AI just made extra work here.  I'll put a good developer up against even themself and the one that doesn't us AI, is going to get it done first.

    In the version of ChatGPT I use you can create a list of predefined prompts. So you just select a suitable prompt from a list then type the question. So if you are using it on a regular basis for SQL Server you can set a list of predefined prompts like:

    "You are a SQL Server developer and will add comments to the code I provide. The format of comments is [give your example here]".

    Then just select that prompt, paste the code in and it will add comments to the code.

  • @jonathan-2,

    While the AI is quite capable of explaining exactly WHAT the code does programmatically, it's simply not capable of figuring out the WHY for most code.  For example, the AI will explain quite nicely that the code is giving a 10% discount to something but it is not generally capable of determining WHY the 10% discount is being given.

    Heh... and I couldn't believe the part of the article that said you could check the accuracy of the code by copying it to another AI and asking what it does.  Why not just copy the code to SSMS and press the bloody {F5} key in a test environment?

    While I think that AI is a huge technological advancement, I think people have already gone stupid in it's use in a lot of areas.  This article is a perfect example of how that is already happening.

    And, again, that's no reflection on the author of this article.

    --Jeff Moden


    RBAR is pronounced "ree-bar" and is a "Modenism" for Row-By-Agonizing-Row.
    First step towards the paradigm shift of writing Set Based code:
    ________Stop thinking about what you want to do to a ROW... think, instead, of what you want to do to a COLUMN.

    Change is inevitable... Change for the better is not.


    Helpful Links:
    How to post code problems
    How to Post Performance Problems
    Create a Tally Function (fnTally)

  • David.Poole wrote:

    I'm  uncomfortable with ChatGPT. I've found that a lot of its answers are believable rather than correct.

    Exactly.  I summarize that as being "Confidently Incorrect" and, in that area, ChatGPT has come to the point of perfectly matching many people in that aspect... and they make me uncomfortable, as well.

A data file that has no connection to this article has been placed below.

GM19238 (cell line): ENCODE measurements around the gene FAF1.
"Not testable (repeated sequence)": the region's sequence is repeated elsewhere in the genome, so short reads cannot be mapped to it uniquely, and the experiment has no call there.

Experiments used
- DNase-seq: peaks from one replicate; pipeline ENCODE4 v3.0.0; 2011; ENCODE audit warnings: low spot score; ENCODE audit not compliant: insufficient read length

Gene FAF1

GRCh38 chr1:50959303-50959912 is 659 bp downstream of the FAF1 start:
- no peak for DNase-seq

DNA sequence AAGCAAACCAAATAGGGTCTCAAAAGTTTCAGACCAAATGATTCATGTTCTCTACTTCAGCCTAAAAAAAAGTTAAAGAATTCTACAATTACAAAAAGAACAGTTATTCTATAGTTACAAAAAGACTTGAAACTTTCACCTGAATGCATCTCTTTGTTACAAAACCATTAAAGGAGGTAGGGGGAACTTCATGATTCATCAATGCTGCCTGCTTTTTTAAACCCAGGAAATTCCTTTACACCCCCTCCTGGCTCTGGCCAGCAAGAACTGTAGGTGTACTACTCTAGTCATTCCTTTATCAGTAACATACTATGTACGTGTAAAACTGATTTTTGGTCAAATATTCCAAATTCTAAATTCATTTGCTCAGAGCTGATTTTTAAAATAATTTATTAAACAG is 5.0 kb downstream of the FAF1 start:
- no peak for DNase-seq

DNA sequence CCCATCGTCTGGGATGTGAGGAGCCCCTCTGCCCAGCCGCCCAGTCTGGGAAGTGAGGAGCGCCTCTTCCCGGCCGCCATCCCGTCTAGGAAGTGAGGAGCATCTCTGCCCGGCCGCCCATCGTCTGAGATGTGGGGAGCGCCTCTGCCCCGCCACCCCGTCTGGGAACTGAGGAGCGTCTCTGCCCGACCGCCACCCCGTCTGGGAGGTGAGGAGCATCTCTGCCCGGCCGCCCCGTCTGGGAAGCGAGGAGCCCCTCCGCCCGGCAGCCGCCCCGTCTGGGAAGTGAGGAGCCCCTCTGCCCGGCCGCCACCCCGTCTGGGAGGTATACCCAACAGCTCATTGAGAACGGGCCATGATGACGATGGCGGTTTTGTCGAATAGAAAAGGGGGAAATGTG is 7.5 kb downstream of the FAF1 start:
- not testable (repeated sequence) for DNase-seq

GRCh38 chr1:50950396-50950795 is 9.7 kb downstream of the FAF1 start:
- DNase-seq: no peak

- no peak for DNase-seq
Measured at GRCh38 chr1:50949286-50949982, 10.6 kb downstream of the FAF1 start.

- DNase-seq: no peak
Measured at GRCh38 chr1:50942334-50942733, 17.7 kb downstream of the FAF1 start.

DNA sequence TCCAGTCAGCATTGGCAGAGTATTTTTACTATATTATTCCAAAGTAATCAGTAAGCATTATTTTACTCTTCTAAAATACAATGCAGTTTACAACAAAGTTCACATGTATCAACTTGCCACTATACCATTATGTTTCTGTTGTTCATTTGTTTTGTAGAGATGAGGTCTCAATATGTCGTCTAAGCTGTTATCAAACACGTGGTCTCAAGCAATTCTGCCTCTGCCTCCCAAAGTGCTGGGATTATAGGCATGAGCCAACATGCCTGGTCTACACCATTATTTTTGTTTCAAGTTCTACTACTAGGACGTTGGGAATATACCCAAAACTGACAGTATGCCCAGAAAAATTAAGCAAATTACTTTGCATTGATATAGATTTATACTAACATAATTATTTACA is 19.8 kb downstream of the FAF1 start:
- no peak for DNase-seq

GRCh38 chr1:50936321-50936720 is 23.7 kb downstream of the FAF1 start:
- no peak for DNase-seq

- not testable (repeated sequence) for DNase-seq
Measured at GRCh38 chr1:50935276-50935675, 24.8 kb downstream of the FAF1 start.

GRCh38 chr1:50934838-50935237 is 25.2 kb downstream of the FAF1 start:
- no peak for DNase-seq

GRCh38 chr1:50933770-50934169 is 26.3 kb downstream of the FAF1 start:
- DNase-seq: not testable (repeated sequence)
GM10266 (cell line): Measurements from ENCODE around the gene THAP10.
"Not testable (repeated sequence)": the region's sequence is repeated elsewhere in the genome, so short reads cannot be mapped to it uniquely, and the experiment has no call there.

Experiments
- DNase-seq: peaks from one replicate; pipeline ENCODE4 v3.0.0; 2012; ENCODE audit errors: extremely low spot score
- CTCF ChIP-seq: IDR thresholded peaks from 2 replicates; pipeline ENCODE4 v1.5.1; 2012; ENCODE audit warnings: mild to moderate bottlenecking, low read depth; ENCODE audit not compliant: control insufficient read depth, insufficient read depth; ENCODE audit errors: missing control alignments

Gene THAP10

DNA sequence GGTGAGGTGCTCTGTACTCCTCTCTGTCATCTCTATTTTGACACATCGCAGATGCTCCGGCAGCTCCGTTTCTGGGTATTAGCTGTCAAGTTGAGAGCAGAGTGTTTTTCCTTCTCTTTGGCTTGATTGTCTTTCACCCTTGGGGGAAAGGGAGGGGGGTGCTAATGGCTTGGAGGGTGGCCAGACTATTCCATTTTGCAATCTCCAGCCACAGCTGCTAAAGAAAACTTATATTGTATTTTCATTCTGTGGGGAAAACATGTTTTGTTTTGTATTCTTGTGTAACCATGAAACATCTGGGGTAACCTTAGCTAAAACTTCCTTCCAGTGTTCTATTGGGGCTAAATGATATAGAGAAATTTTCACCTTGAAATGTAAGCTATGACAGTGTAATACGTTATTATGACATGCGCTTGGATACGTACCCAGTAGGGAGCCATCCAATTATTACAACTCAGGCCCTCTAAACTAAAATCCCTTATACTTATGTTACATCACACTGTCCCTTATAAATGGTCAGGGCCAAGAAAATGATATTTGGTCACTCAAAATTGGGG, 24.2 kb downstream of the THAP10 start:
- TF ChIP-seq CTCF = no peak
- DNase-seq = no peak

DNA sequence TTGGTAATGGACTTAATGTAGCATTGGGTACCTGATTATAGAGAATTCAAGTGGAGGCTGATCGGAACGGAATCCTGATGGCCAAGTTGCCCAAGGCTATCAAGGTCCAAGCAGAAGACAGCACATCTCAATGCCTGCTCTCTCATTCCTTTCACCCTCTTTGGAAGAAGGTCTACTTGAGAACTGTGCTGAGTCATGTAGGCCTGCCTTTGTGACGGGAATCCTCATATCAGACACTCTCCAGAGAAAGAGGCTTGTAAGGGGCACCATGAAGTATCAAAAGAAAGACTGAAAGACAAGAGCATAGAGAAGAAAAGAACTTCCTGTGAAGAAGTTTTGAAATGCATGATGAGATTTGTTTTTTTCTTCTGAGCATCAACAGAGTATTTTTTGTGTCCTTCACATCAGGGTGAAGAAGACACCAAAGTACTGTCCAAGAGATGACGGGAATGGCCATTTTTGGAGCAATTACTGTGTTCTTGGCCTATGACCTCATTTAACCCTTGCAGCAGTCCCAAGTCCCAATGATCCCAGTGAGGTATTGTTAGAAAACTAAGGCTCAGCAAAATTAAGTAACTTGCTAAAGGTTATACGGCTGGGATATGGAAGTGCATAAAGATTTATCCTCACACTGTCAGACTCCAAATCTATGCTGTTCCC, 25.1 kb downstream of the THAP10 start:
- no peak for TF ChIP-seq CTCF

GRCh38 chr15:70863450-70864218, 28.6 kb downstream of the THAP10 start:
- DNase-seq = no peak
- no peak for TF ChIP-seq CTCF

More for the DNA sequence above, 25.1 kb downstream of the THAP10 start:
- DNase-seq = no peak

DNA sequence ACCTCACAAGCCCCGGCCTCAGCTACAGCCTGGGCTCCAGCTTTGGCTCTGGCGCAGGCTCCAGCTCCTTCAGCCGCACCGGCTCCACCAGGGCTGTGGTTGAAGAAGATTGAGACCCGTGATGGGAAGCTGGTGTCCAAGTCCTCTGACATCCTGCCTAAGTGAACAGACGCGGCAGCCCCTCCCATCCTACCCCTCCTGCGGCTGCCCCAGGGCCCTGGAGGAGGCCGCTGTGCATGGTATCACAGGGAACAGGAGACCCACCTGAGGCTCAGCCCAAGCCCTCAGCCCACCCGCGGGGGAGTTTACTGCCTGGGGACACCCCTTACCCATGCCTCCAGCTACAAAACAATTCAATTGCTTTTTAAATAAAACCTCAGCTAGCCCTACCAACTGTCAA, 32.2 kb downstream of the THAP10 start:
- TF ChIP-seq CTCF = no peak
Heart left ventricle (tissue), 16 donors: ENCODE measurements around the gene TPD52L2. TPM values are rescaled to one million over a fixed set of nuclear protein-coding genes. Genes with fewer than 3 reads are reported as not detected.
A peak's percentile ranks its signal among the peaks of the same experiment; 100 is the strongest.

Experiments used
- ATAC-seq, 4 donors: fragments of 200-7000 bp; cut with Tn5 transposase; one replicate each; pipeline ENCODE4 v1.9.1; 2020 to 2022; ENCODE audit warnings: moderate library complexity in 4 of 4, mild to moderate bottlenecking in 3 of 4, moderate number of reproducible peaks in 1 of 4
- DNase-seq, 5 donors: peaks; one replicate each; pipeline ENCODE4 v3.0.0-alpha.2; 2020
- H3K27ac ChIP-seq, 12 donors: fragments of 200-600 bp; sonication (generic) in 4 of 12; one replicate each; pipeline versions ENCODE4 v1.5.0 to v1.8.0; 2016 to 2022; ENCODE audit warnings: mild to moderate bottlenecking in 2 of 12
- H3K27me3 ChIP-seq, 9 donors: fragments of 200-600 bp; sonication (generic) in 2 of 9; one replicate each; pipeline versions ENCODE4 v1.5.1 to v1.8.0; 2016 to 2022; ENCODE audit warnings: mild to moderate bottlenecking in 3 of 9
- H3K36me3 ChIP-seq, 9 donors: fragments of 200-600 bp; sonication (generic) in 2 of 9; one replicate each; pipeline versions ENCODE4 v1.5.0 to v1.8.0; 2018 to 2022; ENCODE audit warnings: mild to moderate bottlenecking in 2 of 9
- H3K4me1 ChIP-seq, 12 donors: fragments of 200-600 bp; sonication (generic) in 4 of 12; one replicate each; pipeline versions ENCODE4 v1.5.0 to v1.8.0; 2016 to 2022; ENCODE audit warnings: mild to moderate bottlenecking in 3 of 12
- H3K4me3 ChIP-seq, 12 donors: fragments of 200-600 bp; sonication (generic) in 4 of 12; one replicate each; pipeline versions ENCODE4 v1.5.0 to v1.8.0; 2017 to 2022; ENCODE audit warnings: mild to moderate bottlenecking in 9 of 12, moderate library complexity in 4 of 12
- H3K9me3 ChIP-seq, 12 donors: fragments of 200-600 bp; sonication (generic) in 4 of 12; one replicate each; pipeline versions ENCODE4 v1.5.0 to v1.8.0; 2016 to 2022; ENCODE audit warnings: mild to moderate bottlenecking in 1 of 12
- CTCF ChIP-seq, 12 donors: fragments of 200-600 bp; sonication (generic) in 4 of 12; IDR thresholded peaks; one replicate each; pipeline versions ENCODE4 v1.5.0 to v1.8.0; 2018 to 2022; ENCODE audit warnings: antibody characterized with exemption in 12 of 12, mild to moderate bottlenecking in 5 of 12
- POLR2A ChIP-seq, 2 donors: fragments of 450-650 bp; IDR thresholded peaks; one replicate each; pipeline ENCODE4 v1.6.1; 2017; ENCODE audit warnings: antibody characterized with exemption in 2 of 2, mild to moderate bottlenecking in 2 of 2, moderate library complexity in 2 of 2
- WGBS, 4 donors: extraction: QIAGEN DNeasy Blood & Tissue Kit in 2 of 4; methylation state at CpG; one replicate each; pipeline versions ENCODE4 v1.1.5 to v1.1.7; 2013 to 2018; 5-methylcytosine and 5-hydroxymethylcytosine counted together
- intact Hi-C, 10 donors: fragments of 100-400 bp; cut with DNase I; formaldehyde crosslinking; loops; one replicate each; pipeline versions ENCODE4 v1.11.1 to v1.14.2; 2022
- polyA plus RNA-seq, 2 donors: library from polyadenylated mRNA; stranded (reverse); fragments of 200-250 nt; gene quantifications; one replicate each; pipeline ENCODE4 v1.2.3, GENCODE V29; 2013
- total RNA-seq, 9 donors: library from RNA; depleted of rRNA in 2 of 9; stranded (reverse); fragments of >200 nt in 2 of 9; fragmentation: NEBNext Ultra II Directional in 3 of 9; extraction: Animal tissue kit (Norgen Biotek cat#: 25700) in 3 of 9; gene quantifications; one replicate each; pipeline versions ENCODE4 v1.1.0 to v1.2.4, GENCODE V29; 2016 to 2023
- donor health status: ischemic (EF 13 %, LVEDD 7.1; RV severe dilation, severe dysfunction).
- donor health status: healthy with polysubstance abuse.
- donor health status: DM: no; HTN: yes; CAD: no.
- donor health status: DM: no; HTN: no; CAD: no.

--Jeff Moden


    RBAR is pronounced "ree-bar" and is a "Modenism" for Row-By-Agonizing-Row.
    First step towards the paradigm shift of writing Set Based code:
    ________Stop thinking about what you want to do to a ROW... think, instead, of what you want to do to a COLUMN.

    Change is inevitable... Change for the better is not.


    Helpful Links:
    How to post code problems
    How to Post Performance Problems
    Create a Tally Function (fnTally)

  • Jeff Moden wrote:

    David.Poole wrote:

    I'm  uncomfortable with ChatGPT. I've found that a lot of its answers are believable rather than correct.

    Exactly.  I summarize that as being "Confidently Incorrect" and, in that area, ChatGPT has come to the point of perfectly matching many people in that aspect... and they make me uncomfortable, as well. 

    I look at it a bit like having a junior assistant that you can set work to but then have to check the results.

     

  • AdventureWorks has been around a long time and every aspect of its data model has been crawled and indexed. How well do ChatGPT and Bard do on an undocumented DB, assuming its data model is fairly well built out?

    • This reply was modified 1 month, 1 week ago by  bamage.
  • I think the "explanation" of the table it gives speaks volumes to its limitations.  Explaining:

    • Title: The title of the person
    • First name; The first name of the person
    • etc

    These are not helpful and just a waste.  A lot of software designers do this.  If  they have a setting called "Advanced Measurements ON/OFF", when you click the help it says, "Select ON to enable Advanced Measurements".  I know this.  I want to know what advanced measurements does.  If you're not going to explain anything helpful, don't make the "help" available.